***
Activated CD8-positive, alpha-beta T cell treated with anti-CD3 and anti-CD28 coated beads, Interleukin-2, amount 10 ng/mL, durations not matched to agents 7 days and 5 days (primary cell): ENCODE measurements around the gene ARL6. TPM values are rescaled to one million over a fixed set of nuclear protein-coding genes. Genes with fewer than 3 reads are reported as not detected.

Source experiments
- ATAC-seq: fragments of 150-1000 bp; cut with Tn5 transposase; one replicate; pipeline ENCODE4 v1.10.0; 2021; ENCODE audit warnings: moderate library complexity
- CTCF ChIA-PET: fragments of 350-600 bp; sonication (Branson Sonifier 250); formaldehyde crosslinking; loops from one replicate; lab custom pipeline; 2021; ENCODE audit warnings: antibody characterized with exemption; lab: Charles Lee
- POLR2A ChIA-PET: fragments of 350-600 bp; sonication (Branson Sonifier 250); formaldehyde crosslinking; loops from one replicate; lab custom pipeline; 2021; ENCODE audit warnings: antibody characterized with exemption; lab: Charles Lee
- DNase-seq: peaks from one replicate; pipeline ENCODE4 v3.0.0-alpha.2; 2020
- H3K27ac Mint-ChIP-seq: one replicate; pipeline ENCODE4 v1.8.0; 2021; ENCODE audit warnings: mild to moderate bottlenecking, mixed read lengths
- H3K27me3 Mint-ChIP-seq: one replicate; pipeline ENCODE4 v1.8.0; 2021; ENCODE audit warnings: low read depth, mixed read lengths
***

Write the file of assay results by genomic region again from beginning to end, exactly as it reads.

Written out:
Activated CD8-positive, alpha-beta T cell treated with anti-CD3 and anti-CD28 coated beads, Interleukin-2, amount 10 ng/mL, durations not matched to agents 7 days and 5 days (primary cell): ENCODE measurements around the gene ARL6. TPM values are rescaled to one million over a fixed set of nuclear protein-coding genes. Genes with fewer than 3 reads are reported as not detected.

Source experiments
- ATAC-seq: fragments of 150-1000 bp; cut with Tn5 transposase; one replicate; pipeline ENCODE4 v1.10.0; 2021; ENCODE audit warnings: moderate library complexity
- CTCF ChIA-PET: fragments of 350-600 bp; sonication (Branson Sonifier 250); formaldehyde crosslinking; loops from one replicate; lab custom pipeline; 2021; ENCODE audit warnings: antibody characterized with exemption; lab: Charles Lee
- POLR2A ChIA-PET: fragments of 350-600 bp; sonication (Branson Sonifier 250); formaldehyde crosslinking; loops from one replicate; lab custom pipeline; 2021; ENCODE audit warnings: antibody characterized with exemption; lab: Charles Lee
- DNase-seq: peaks from one replicate; pipeline ENCODE4 v3.0.0-alpha.2; 2020
- H3K27ac Mint-ChIP-seq: one replicate; pipeline ENCODE4 v1.8.0; 2021; ENCODE audit warnings: mild to moderate bottlenecking, mixed read lengths
- H3K27me3 Mint-ChIP-seq: one replicate; pipeline ENCODE4 v1.8.0; 2021; ENCODE audit warnings: low read depth, mixed read lengths